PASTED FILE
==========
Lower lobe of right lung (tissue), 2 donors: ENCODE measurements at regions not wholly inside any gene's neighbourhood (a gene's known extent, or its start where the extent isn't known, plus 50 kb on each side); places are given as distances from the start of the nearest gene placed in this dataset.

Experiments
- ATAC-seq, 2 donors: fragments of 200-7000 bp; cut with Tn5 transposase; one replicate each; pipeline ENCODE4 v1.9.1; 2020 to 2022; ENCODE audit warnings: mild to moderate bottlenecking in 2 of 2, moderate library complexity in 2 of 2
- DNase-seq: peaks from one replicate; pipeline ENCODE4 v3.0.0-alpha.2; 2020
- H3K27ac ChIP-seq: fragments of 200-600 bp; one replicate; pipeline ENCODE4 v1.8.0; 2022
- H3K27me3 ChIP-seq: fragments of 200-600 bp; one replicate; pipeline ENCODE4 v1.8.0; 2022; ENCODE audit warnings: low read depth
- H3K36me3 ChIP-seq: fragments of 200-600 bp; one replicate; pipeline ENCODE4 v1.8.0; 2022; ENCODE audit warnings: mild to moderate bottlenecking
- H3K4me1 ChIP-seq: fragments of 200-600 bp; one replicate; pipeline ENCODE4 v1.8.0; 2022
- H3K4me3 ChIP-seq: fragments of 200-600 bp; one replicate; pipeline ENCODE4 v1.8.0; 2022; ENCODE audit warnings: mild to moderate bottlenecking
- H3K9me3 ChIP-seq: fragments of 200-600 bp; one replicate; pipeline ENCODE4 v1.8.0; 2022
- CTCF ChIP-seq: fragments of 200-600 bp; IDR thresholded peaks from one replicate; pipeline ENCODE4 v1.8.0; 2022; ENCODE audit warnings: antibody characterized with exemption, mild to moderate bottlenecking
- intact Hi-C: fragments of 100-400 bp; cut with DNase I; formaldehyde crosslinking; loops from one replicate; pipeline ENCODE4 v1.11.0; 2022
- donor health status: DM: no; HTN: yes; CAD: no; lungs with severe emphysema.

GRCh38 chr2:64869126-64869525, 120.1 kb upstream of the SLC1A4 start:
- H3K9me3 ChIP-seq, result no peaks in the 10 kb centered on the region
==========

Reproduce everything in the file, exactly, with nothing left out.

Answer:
Lower lobe of right lung (tissue), 2 donors: ENCODE measurements at regions not wholly inside any gene's neighbourhood (a gene's known extent, or its start where the extent isn't known, plus 50 kb on each side); places are given as distances from the start of the nearest gene placed in this dataset.

Experiments
- ATAC-seq, 2 donors: fragments of 200-7000 bp; cut with Tn5 transposase; one replicate each; pipeline ENCODE4 v1.9.1; 2020 to 2022; ENCODE audit warnings: mild to moderate bottlenecking in 2 of 2, moderate library complexity in 2 of 2
- DNase-seq: peaks from one replicate; pipeline ENCODE4 v3.0.0-alpha.2; 2020
- H3K27ac ChIP-seq: fragments of 200-600 bp; one replicate; pipeline ENCODE4 v1.8.0; 2022
- H3K27me3 ChIP-seq: fragments of 200-600 bp; one replicate; pipeline ENCODE4 v1.8.0; 2022; ENCODE audit warnings: low read depth
- H3K36me3 ChIP-seq: fragments of 200-600 bp; one replicate; pipeline ENCODE4 v1.8.0; 2022; ENCODE audit warnings: mild to moderate bottlenecking
- H3K4me1 ChIP-seq: fragments of 200-600 bp; one replicate; pipeline ENCODE4 v1.8.0; 2022
- H3K4me3 ChIP-seq: fragments of 200-600 bp; one replicate; pipeline ENCODE4 v1.8.0; 2022; ENCODE audit warnings: mild to moderate bottlenecking
- H3K9me3 ChIP-seq: fragments of 200-600 bp; one replicate; pipeline ENCODE4 v1.8.0; 2022
- CTCF ChIP-seq: fragments of 200-600 bp; IDR thresholded peaks from one replicate; pipeline ENCODE4 v1.8.0; 2022; ENCODE audit warnings: antibody characterized with exemption, mild to moderate bottlenecking
- intact Hi-C: fragments of 100-400 bp; cut with DNase I; formaldehyde crosslinking; loops from one replicate; pipeline ENCODE4 v1.11.0; 2022
- donor health status: DM: no; HTN: yes; CAD: no; lungs with severe emphysema.

GRCh38 chr2:64869126-64869525, 120.1 kb upstream of the SLC1A4 start:
- H3K9me3 ChIP-seq, result no peaks in the 10 kb centered on the region